The status of Jerusalem is one of the hottest of topics within the Arab-Israeli conflict. Israelis are adamant that they have the sovereign right to determine their capital like any other country, but with Palestinians claiming the land as their own, much of the international community refuses to recognize Jerusalem as Israel’s capital – at least until a lasting peace agreement is signed.
And so, in the middle of an otherwise perfectly innocuous piece by Richard Spencer in the Times of London on July 4 about the American ambassadorial residence being put up for sale, one sentence caught our attention: “The embassy move was opposed by Palestinians and even US allies such as Britian, who recognise Tel Aviv as the capital, in line with UN resolutions, leaving Jerusalem’s future to be decided by peace negotiations.”
There are two significant factual problems with this sentence:
- Britain does not recognize Tel Aviv as the capital of Israel. In fact, it has never recognized Tel Aviv as the capital.
- No UN resolution has ever determined that Tel Aviv is, or should be, the capital of Israel.
In reality, numerous countries, Britain included, do not recognize Jerusalem as Israel’s capital. That, however, is markedly different from actively designating another city as Israel’s capital. Capitals are chosen by sovereign states, not by meddling outsiders. Britain has no more of a right to select Tel Aviv as capital of Israel than Israel has a right to designate Wolverhampton the capital of the United Kingdom.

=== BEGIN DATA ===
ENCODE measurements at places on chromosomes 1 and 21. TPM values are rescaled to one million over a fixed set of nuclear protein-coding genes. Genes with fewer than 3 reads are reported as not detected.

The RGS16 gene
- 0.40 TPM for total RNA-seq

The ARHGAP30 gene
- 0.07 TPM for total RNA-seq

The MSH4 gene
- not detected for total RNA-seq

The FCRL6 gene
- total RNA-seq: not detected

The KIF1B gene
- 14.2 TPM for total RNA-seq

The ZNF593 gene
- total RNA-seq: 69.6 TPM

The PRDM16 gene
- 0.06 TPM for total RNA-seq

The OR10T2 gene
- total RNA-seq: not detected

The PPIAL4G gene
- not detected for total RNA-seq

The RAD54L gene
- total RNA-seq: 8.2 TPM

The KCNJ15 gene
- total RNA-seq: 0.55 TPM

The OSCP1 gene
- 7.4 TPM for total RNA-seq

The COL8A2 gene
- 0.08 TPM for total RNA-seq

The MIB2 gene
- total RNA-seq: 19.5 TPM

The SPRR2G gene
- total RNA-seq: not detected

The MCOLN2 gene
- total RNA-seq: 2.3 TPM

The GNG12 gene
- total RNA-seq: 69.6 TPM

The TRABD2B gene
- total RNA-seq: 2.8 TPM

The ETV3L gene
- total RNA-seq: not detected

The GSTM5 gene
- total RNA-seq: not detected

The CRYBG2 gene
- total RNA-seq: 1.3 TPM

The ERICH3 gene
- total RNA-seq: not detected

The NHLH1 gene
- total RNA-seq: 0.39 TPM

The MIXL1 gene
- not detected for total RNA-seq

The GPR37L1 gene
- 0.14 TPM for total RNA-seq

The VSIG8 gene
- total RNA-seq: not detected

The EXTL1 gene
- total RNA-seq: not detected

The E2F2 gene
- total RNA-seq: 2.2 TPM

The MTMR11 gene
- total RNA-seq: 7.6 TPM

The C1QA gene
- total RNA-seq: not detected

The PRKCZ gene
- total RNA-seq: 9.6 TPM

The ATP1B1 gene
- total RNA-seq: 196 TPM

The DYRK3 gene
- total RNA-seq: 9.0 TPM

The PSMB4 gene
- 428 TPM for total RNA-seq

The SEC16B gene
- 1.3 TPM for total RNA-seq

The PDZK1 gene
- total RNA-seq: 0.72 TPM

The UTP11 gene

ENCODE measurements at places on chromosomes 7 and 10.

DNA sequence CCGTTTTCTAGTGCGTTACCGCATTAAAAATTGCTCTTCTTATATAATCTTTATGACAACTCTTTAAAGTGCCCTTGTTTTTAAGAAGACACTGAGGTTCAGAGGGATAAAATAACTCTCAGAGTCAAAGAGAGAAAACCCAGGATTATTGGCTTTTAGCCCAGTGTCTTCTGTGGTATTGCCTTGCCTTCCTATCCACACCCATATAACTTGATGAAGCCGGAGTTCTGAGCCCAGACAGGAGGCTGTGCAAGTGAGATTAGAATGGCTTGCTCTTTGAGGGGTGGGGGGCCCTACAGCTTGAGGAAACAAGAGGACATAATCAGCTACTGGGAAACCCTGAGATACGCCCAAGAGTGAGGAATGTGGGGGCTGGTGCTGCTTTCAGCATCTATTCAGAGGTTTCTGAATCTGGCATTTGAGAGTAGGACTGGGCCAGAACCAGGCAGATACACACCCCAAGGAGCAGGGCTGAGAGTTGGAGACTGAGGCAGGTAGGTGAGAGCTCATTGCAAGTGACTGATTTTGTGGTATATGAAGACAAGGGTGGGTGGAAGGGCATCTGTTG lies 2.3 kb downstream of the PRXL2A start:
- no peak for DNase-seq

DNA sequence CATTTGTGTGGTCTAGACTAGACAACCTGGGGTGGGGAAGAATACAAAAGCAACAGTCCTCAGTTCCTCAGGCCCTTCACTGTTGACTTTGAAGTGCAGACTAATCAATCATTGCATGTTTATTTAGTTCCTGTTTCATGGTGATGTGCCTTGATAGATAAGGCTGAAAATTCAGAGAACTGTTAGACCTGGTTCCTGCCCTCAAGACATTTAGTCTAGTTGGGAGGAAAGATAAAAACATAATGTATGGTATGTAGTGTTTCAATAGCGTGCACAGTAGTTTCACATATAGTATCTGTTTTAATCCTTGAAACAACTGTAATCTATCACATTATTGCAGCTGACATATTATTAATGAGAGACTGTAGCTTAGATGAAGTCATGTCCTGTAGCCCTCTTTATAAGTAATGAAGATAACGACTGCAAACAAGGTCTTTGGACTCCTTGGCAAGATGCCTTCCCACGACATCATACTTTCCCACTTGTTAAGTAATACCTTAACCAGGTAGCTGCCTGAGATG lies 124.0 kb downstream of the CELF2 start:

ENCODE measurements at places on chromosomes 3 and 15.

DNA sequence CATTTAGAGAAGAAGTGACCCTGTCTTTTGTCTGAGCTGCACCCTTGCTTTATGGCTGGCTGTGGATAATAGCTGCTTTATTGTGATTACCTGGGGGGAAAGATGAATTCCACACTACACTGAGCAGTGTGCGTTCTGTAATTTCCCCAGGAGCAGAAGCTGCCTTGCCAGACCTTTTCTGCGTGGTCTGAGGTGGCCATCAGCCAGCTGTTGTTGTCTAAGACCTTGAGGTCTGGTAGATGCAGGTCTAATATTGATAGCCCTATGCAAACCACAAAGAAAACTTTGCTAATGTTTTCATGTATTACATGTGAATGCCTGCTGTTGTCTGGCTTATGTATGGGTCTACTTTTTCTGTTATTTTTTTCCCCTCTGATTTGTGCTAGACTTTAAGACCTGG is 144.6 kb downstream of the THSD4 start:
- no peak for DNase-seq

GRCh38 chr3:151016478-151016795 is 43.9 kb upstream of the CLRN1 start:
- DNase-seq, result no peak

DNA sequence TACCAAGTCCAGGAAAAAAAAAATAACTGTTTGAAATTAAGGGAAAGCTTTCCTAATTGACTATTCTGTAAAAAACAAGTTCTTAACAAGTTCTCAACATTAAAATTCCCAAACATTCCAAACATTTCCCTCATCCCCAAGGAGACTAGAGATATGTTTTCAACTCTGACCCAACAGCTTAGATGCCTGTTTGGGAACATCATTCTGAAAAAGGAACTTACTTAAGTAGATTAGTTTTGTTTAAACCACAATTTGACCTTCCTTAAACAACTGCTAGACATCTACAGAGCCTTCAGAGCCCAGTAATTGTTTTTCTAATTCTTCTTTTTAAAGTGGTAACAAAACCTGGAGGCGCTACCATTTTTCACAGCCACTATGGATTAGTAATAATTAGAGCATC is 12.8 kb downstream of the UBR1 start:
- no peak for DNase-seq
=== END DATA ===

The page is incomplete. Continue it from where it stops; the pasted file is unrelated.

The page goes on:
The reality is that Jerusalem is home to the following, among others:
- The Knesset, Israel’s parliament
- The Supreme Court of Israel
- Beit Aghion, the official residence of the Prime Minister of Israel
- Beit Hanassi, the official residence of the President of Israel
- The Prime Minister’s Office
- The Bank of Israel
- The Israeli Ministry of Foreign Affairs
- Israel’s National Library
Thankfully, despite the sad reluctance of the vast majority of the world’s states to recognize Jerusalem as Israel’s capital, none are quite so arrogant as to dictate to Israel that another city is actually its capital.
Nevertheless, for years, there has been a peculiar tendency in the British media to refer to Tel Aviv as the capital of Israel. Perhaps this is based on the fact that the location of the British embassy is in Tel Aviv, rather than Jerusalem.
So set in their beliefs are some quarters of the British media that HonestReporting was forced to take on The Guardian in 2012, eventually setting a precedent by forcing it to change its style guide and the now-defunct Press Complaints Commission to rule in our favor – that Tel Aviv is not the Israeli capital.
Despite the reality that Israel’s national institutions are based in Jerusalem, the mistake that Tel Aviv is the capital keeps on surfacing – and HonestReporting keeps getting it corrected. But the suggestion that Tel Aviv is the capital is “in line with UN resolutions” is another level of misreporting entirely.
The Times of London must revise this clear inaccuracy.
HonestReporting has sent a complaint to the Times and will update as and when a response is received.
Source material can be found at this site.